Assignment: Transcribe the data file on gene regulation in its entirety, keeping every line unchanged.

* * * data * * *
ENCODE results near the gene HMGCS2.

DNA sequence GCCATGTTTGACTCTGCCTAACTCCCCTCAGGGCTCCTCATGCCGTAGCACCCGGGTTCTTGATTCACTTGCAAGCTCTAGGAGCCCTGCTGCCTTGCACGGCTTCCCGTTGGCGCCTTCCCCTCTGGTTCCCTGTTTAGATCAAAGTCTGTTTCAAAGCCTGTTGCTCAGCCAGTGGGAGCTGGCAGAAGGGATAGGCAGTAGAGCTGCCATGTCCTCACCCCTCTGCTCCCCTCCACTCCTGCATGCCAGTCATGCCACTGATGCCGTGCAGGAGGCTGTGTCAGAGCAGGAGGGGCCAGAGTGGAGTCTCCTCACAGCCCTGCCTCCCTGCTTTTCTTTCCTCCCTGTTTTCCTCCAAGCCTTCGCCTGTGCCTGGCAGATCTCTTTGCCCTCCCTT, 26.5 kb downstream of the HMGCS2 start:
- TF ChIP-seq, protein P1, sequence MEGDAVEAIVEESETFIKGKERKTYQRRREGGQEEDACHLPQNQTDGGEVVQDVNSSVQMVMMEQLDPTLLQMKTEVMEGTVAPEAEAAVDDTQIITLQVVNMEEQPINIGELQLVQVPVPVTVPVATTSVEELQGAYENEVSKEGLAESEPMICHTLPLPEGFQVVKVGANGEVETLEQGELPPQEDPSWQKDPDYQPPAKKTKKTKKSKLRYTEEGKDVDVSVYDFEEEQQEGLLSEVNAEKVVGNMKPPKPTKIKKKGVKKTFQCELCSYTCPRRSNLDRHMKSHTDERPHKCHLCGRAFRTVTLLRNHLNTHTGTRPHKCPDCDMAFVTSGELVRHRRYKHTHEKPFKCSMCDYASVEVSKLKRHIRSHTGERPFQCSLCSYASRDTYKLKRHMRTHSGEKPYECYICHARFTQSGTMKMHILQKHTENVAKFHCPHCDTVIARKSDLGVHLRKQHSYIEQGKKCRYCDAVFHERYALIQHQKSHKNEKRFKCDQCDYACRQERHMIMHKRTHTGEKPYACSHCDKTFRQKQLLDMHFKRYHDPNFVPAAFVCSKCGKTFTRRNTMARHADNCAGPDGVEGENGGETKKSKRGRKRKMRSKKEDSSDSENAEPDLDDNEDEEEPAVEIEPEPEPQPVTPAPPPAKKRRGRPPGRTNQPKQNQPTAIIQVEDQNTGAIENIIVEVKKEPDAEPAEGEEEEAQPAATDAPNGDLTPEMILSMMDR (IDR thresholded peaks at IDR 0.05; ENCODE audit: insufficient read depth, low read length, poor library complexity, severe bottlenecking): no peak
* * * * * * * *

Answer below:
ENCODE results near the gene HMGCS2.

DNA sequence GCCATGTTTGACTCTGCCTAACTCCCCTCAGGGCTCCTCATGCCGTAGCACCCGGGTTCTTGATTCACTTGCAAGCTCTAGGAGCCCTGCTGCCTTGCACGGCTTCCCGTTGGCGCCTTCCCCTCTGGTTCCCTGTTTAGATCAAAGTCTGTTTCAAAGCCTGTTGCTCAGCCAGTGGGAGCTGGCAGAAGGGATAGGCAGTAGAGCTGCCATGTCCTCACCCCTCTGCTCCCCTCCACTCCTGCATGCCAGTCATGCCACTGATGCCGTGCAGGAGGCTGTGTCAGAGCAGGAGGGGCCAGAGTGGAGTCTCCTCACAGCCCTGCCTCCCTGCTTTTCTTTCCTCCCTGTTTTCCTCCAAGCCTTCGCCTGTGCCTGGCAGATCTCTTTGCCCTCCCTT, 26.5 kb downstream of the HMGCS2 start:
- TF ChIP-seq, protein P1, sequence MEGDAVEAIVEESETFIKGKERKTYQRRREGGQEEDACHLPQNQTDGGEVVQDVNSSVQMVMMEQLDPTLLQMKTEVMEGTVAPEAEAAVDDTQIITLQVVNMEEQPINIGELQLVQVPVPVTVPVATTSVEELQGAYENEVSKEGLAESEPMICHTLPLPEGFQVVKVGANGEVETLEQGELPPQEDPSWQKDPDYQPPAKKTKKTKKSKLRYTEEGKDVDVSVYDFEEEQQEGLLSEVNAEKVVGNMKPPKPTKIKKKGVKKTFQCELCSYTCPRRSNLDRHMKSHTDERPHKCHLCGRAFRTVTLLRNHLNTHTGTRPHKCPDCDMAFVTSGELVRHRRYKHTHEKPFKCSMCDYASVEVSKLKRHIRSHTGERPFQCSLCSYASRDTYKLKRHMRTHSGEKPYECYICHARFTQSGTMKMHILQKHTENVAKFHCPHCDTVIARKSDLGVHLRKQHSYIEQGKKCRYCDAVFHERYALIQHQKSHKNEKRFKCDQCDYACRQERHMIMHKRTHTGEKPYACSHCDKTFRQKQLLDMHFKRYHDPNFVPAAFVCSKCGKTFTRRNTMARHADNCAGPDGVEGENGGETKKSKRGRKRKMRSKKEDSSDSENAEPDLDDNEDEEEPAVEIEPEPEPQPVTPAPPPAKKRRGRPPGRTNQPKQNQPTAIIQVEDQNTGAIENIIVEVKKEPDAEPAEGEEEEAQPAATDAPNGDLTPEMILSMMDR (IDR thresholded peaks at IDR 0.05; ENCODE audit: insufficient read depth, low read length, poor library complexity, severe bottlenecking): no peak